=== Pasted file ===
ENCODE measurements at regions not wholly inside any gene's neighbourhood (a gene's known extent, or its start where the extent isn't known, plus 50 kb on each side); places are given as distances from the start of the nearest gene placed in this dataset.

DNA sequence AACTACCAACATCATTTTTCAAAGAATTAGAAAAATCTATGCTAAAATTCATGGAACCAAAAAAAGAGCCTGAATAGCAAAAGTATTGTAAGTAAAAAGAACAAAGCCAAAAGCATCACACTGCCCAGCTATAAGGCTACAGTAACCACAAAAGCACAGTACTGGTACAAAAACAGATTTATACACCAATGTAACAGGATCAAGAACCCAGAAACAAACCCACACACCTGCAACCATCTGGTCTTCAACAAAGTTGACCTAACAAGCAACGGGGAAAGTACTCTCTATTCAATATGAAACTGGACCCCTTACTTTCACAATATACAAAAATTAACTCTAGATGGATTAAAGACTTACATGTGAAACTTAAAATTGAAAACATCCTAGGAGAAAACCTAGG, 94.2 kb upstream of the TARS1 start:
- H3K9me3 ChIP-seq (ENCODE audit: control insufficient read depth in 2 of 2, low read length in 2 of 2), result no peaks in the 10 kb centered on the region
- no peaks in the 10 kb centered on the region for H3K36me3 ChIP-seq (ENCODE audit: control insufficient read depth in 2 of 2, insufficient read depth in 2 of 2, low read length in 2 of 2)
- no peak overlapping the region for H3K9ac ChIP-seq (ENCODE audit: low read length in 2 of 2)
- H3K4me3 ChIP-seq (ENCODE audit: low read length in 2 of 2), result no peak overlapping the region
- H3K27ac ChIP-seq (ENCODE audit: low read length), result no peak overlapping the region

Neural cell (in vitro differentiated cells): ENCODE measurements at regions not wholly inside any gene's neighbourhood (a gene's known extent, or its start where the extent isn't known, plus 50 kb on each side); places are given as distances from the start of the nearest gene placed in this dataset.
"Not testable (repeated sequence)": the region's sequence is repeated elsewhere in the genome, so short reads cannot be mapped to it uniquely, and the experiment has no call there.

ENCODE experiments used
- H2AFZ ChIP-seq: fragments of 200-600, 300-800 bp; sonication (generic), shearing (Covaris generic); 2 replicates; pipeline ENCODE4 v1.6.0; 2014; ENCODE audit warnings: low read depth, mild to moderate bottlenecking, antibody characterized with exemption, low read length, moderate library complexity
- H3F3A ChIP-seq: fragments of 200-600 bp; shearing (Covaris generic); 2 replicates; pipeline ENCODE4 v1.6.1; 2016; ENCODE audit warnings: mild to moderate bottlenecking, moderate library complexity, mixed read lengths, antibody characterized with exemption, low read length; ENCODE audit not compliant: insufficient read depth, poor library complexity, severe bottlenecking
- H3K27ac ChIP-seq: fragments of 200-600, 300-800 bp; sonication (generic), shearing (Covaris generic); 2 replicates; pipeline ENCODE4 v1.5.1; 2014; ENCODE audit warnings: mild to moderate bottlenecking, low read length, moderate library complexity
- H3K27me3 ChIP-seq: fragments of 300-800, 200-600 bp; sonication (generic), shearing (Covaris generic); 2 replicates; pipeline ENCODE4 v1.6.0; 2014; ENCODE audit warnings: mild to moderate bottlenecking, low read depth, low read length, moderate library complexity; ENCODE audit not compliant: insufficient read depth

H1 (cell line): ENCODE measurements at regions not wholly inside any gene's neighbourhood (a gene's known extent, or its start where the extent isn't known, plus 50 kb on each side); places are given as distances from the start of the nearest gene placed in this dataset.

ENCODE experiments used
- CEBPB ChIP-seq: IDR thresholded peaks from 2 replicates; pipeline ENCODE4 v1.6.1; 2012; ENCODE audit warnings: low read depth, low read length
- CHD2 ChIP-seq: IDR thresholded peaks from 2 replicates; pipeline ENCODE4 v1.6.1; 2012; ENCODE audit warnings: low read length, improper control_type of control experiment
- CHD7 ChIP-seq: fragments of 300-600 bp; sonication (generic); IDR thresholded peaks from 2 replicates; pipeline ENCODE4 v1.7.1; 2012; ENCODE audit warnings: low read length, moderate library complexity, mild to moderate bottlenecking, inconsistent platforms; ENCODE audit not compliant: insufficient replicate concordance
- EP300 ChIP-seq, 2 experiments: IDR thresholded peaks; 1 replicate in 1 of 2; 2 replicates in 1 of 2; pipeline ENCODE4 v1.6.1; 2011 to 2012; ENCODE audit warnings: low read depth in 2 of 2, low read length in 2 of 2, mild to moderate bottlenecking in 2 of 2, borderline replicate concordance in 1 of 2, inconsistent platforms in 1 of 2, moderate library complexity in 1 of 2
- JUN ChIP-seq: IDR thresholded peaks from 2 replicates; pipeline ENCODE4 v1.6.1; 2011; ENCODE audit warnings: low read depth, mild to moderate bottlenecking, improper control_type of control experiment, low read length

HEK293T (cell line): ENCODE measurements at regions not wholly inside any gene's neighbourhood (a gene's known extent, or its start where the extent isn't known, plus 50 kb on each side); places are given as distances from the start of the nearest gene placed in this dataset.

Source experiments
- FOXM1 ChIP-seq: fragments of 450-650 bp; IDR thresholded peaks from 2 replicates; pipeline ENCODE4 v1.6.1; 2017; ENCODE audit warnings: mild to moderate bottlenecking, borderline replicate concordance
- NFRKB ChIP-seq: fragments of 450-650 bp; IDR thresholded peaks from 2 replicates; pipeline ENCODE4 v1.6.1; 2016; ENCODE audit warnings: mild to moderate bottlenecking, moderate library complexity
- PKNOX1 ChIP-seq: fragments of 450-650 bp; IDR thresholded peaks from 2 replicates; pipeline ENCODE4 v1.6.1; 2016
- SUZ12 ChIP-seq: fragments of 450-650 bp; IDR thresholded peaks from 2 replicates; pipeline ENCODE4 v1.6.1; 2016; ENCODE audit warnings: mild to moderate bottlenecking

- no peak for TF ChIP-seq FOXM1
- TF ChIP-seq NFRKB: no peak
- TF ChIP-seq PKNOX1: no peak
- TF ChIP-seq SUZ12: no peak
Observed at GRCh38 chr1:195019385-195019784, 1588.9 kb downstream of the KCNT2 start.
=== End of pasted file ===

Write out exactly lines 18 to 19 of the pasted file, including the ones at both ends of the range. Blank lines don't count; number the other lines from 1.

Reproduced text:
- CHD2 ChIP-seq: IDR thresholded peaks from 2 replicates; pipeline ENCODE4 v1.6.1; 2012; ENCODE audit warnings: low read length, improper control_type of control experiment
- CHD7 ChIP-seq: fragments of 300-600 bp; sonication (generic); IDR thresholded peaks from 2 replicates; pipeline ENCODE4 v1.7.1; 2012; ENCODE audit warnings: low read length, moderate library complexity, mild to moderate bottlenecking, inconsistent platforms; ENCODE audit not compliant: insufficient replicate concordance